Is Britain blighted by bike sheds?

Last week, the Guardian’s Bike Blog editor, Peter Walker, reported on the paradoxical situation that Brighton residents find themselves in whereby Brighton’s Green Council encourages them to cycle but takes away their ability to store their bikes safely and securely.

National regulations require anyone hoping to erect an ‘outbuilding’, such as a bike shed, in front of their house to obtain planning permission. However, if you don’t live in a conservation area, you do not need planning permission to turn your front garden into a driveway for you to leave your car on. Sounds crazy, right?

Not being able to put a fairly inoffensive shed in your front garden to safely store bikes presents an additional barrier to cycling for many people. It means that they either have to store their bikes inside the house, which is impractical during inclement weather, or in the back garden, which is unsafe and bad for the bikes. It also makes the bikes less accessible, thus adding an additional and awkward stage to any journey.

Councillors on Brighton Council said that, like most other planning authorities in the country, they believe sheds in front gardens ‘ruin the street scene’. Walker pointed out that the opinion that a bike shed ruins the street scene is subjective as it depends on how you view the street. In his opinion, a small shed is ‘considerably less intrusive than a parked car,’ yet the streets are full of parked cars.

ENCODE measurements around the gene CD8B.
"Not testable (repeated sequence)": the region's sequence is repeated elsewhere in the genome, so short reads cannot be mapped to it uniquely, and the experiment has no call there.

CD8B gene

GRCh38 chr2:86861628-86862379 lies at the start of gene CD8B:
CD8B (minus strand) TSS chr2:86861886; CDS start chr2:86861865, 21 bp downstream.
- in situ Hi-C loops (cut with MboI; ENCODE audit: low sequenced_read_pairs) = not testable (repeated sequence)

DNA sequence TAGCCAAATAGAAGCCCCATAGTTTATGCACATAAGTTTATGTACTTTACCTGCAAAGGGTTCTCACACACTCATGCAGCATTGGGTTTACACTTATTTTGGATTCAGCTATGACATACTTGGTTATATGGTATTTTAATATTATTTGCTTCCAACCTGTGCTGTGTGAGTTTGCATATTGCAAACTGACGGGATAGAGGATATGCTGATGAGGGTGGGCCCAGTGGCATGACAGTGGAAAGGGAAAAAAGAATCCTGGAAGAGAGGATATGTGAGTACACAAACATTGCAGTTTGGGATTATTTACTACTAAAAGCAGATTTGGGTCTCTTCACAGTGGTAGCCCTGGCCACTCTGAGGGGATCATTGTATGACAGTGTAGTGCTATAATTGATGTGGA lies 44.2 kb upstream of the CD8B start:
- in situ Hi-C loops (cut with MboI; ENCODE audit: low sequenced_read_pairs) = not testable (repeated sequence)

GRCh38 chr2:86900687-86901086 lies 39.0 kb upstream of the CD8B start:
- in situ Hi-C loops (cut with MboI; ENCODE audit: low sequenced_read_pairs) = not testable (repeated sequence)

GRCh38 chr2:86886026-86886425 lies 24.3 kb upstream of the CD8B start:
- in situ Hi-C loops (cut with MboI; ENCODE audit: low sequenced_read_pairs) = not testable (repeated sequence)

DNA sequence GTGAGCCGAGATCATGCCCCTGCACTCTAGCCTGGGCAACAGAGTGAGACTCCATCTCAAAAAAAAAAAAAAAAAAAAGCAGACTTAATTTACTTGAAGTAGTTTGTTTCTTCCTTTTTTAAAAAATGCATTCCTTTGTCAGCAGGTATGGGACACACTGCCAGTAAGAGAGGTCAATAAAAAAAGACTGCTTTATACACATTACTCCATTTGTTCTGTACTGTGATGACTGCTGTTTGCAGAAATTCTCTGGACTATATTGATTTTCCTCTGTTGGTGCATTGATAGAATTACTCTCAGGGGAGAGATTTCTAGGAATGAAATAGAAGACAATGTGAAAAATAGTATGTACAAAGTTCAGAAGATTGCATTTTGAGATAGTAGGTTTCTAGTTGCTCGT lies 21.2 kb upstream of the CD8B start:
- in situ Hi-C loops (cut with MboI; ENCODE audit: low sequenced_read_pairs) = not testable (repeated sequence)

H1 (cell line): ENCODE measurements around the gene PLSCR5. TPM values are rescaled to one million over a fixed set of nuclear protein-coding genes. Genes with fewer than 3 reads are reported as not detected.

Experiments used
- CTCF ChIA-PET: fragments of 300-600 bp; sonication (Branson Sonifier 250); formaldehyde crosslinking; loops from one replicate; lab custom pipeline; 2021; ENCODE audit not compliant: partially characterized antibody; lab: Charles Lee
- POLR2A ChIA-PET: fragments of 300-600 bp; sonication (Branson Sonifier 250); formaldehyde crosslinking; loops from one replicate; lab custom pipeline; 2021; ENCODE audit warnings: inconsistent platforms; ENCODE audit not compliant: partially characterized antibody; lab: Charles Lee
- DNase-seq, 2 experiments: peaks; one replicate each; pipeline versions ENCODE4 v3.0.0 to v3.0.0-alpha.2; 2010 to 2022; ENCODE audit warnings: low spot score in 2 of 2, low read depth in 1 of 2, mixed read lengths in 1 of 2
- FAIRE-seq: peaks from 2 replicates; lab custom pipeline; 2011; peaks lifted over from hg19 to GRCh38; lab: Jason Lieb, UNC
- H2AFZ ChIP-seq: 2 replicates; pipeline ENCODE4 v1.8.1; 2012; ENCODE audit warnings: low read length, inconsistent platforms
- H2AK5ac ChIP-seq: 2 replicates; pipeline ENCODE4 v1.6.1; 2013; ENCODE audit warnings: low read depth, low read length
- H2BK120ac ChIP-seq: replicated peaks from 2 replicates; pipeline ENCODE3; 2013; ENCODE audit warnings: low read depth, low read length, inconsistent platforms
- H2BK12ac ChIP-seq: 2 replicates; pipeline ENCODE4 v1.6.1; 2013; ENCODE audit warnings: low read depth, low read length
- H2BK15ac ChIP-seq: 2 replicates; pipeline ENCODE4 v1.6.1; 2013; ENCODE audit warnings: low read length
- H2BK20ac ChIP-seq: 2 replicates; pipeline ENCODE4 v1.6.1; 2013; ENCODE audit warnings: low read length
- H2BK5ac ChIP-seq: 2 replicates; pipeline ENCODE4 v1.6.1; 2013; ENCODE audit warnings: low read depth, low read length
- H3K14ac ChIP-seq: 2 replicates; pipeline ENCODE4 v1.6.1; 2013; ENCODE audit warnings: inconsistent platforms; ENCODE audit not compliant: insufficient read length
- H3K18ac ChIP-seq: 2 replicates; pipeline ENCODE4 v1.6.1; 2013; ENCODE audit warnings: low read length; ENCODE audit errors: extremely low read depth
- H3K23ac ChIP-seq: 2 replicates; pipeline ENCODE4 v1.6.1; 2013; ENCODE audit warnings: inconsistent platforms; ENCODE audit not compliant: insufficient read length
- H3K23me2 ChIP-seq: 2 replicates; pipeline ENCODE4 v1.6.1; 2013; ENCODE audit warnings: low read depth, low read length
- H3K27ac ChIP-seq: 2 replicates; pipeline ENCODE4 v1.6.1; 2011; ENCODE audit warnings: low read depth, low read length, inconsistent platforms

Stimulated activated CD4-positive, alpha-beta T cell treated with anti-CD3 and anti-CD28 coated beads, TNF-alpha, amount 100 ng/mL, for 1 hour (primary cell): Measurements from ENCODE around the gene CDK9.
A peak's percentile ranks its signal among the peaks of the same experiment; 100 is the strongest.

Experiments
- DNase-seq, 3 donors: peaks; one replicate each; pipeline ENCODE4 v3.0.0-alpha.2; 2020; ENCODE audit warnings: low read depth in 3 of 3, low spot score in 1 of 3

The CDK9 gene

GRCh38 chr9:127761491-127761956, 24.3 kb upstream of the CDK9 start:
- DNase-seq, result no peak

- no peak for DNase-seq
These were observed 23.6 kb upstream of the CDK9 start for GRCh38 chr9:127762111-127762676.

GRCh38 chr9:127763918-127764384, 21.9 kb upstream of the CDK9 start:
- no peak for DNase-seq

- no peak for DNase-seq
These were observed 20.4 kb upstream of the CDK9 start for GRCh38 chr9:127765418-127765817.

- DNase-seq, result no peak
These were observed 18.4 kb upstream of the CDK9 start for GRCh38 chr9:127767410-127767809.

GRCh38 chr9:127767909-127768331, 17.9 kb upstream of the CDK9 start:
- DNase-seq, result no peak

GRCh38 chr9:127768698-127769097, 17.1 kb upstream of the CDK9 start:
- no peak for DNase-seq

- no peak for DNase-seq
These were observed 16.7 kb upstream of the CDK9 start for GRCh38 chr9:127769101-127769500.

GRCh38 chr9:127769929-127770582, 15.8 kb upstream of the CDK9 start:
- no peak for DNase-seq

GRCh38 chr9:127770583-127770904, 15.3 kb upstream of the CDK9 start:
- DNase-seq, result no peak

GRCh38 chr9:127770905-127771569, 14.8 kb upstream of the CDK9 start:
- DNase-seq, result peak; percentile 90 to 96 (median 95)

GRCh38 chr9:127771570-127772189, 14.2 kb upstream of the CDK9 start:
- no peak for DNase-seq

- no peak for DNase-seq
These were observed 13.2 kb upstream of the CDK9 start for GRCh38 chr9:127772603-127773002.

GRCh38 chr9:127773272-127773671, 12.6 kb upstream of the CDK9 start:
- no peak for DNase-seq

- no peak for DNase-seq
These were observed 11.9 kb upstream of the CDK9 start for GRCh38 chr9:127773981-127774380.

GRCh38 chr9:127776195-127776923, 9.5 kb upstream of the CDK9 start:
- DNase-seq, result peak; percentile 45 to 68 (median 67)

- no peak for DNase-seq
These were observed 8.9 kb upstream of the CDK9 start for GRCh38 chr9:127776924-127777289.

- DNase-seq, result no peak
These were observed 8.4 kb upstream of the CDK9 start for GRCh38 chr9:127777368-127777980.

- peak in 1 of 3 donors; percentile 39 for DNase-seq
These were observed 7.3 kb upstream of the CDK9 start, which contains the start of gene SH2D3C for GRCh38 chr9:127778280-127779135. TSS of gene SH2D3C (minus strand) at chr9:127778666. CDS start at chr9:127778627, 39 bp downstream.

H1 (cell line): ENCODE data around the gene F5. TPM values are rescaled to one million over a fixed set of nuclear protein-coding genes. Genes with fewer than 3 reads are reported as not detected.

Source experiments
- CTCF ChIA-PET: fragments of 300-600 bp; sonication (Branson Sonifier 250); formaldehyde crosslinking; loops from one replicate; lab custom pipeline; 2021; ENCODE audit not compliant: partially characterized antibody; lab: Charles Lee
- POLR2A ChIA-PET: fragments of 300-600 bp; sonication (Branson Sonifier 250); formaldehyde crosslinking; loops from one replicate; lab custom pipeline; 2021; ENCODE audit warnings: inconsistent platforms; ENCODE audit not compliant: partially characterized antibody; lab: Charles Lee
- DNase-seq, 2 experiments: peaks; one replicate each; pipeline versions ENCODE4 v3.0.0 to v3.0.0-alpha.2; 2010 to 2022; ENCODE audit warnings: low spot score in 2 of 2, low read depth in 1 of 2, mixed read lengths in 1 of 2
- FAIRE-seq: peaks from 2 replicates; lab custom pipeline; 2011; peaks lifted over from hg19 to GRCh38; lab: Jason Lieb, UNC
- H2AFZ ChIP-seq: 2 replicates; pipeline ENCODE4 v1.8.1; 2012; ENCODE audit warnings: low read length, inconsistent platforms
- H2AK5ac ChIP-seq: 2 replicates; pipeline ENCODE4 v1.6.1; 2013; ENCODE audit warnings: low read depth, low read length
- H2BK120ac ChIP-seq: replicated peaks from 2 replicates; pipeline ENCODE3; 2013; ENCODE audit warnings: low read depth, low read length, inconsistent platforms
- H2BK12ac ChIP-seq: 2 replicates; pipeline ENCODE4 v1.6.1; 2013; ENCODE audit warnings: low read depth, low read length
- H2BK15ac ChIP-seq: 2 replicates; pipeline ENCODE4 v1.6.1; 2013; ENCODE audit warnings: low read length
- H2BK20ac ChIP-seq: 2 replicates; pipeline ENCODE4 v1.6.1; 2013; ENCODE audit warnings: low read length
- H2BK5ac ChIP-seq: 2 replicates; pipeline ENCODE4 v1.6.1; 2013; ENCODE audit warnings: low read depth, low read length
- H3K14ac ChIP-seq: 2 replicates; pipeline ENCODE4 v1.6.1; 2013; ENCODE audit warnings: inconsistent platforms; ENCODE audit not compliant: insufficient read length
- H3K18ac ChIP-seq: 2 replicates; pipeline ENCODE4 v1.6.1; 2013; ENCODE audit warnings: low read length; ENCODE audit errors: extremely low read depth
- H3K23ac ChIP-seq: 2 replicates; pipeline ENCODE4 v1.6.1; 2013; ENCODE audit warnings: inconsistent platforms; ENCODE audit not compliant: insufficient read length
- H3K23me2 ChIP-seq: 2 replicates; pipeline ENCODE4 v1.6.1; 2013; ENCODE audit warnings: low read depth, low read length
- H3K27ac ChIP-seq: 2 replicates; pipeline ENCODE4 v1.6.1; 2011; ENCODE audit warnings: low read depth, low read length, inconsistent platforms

It would appear that there is a country-wide ban on sheds in front gardens, yet, according to John Silvester from the Planning Officers Society, planning officers can actually exercise discretion. He said: ‘Enforcement is always a matter of judgement with regard to existing structures; a local planning authority needs to consider whether it is expedient and in the public interest to take enforcement action.’

What’s more, the Department for Communities and Local Government, which is responsible for planning nationally, said: ‘Planning guidance tells councils to be supportive of the need for bike storage – provided it is designed in a discreet way that does not harm visual amenity.’

So, in theory, councils can permit sheds to be erected in front gardens, but this decision relies heavily on the subjective opinion of those granting planning permission as to whether bike sheds are visually amenable or not.

CDF is currently investigating how individuals affected by this piece of planning legislation might be able to challenge it.

If you are affected, please contact CDF to discuss your case.

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